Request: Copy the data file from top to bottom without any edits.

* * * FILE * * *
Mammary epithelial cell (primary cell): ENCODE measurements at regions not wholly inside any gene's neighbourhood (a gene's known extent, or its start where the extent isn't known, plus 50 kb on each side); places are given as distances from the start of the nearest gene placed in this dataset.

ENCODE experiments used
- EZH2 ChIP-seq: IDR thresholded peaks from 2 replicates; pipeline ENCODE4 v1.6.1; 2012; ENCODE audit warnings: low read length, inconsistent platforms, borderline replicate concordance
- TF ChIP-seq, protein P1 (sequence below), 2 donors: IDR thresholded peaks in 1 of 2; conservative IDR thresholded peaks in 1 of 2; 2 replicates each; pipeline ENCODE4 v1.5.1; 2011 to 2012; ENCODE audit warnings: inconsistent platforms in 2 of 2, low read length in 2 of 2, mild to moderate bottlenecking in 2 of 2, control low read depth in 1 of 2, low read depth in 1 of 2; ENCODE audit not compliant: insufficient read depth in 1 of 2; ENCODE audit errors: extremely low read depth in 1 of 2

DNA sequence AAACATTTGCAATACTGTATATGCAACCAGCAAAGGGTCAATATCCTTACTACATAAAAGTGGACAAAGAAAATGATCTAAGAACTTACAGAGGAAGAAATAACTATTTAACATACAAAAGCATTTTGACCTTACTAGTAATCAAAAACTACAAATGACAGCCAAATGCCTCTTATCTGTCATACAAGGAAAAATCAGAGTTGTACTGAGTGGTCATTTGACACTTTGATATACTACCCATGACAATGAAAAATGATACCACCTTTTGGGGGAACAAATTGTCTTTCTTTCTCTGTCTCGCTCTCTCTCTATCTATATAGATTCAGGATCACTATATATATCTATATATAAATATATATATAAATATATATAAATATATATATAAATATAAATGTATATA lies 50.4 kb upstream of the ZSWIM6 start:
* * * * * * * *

Mammary epithelial cell (primary cell): ENCODE measurements at regions not wholly inside any gene's neighbourhood (a gene's known extent, or its start where the extent isn't known, plus 50 kb on each side); places are given as distances from the start of the nearest gene placed in this dataset.

ENCODE experiments used
- EZH2 ChIP-seq: IDR thresholded peaks from 2 replicates; pipeline ENCODE4 v1.6.1; 2012; ENCODE audit warnings: low read length, inconsistent platforms, borderline replicate concordance
- TF ChIP-seq, protein P1 (sequence below), 2 donors: IDR thresholded peaks in 1 of 2; conservative IDR thresholded peaks in 1 of 2; 2 replicates each; pipeline ENCODE4 v1.5.1; 2011 to 2012; ENCODE audit warnings: inconsistent platforms in 2 of 2, low read length in 2 of 2, mild to moderate bottlenecking in 2 of 2, control low read depth in 1 of 2, low read depth in 1 of 2; ENCODE audit not compliant: insufficient read depth in 1 of 2; ENCODE audit errors: extremely low read depth in 1 of 2

DNA sequence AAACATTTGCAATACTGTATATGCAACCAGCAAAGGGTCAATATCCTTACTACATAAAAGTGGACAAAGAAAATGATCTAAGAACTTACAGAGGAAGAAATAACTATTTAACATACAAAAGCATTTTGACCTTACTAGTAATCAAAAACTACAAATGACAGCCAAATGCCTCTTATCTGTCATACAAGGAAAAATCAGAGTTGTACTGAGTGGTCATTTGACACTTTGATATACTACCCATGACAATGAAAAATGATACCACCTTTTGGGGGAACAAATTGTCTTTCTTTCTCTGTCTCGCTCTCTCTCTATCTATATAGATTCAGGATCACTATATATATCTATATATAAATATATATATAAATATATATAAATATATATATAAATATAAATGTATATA lies 50.4 kb upstream of the ZSWIM6 start: